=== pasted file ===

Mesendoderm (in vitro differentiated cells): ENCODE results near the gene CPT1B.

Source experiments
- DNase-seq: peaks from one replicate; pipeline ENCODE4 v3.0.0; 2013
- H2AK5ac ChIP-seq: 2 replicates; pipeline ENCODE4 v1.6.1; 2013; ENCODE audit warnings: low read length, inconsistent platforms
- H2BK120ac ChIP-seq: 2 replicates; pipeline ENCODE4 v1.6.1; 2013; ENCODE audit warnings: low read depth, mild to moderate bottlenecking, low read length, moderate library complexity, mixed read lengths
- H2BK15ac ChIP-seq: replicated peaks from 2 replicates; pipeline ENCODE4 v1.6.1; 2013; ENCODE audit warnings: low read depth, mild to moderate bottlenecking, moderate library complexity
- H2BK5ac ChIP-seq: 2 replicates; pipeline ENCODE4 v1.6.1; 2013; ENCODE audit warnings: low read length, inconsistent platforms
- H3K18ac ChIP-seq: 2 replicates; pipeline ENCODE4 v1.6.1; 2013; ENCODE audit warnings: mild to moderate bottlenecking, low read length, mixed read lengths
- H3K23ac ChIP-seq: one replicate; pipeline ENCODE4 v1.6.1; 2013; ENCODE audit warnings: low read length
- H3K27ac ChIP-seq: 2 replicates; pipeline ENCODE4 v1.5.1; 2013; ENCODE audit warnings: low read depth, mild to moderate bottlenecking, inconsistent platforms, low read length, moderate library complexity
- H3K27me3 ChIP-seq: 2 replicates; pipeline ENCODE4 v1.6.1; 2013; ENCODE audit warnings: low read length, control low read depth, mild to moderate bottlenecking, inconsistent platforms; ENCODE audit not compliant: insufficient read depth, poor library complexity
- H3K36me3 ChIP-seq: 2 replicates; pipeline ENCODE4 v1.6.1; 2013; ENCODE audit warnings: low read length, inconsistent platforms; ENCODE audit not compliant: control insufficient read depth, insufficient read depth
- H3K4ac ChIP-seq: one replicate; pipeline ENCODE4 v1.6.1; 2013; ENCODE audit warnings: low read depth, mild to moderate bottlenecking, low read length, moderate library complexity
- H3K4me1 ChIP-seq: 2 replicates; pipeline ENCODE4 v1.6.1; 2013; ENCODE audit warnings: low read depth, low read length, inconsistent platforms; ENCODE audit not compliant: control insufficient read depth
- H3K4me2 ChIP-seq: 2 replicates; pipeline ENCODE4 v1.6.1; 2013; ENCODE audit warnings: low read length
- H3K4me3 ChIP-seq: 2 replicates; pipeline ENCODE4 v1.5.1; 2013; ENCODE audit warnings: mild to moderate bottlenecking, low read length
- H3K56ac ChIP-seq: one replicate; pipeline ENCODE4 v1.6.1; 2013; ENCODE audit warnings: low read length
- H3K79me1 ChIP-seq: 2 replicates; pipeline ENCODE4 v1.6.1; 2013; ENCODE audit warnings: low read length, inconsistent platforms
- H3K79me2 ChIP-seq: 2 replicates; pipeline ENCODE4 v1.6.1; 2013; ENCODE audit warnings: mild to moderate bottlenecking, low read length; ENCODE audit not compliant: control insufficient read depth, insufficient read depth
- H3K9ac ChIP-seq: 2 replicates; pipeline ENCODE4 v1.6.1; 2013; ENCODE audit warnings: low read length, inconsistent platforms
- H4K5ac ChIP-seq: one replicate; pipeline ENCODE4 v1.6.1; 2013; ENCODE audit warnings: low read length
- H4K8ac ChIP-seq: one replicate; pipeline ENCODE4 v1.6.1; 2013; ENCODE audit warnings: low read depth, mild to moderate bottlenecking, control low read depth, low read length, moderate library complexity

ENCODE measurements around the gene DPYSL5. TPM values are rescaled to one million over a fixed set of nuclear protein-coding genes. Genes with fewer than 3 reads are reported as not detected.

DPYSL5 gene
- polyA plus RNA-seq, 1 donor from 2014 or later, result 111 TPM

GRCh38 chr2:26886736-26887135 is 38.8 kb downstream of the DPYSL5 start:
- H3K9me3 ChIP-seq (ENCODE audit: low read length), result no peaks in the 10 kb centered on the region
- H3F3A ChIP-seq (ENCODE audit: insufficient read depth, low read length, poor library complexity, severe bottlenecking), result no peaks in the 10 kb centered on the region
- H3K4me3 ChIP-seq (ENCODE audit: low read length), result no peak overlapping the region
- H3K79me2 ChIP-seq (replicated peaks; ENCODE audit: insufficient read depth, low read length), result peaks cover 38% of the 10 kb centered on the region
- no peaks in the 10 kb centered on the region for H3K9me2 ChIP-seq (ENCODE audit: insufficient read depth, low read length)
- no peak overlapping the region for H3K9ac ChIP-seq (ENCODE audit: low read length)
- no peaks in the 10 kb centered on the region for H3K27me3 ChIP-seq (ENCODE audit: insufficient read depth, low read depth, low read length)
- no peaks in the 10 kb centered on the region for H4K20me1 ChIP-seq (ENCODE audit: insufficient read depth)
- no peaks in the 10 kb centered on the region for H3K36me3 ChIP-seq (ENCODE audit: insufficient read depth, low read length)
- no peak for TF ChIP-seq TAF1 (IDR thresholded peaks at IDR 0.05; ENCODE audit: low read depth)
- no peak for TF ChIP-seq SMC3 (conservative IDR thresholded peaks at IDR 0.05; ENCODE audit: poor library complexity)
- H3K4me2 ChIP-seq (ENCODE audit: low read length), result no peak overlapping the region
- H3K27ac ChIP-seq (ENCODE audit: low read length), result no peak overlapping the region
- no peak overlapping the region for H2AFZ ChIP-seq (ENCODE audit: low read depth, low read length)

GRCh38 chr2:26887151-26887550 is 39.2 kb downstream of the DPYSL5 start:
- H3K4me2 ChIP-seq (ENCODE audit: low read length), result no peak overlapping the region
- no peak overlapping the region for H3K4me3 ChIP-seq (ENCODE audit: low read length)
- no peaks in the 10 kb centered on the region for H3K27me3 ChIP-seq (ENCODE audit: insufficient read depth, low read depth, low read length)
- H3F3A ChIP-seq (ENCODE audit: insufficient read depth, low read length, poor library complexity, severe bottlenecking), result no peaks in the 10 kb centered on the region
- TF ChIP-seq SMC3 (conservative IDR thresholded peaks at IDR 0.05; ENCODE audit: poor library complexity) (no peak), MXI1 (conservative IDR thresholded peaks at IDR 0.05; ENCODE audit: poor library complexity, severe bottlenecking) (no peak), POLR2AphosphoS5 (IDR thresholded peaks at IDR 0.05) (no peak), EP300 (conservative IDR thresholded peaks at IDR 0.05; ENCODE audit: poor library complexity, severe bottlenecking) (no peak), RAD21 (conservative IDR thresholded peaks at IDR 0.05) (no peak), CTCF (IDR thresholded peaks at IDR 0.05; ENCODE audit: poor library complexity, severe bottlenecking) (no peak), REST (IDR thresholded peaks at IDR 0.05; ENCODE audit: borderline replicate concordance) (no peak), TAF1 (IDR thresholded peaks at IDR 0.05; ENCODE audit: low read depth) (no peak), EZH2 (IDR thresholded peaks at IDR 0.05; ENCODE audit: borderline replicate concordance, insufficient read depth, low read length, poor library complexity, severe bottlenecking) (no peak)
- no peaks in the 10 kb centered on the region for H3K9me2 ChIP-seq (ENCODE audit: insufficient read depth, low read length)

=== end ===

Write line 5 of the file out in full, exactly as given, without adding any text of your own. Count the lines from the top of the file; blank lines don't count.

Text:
- H2BK120ac ChIP-seq: 2 replicates; pipeline ENCODE4 v1.6.1; 2013; ENCODE audit warnings: low read depth, mild to moderate bottlenecking, low read length, moderate library complexity, mixed read lengths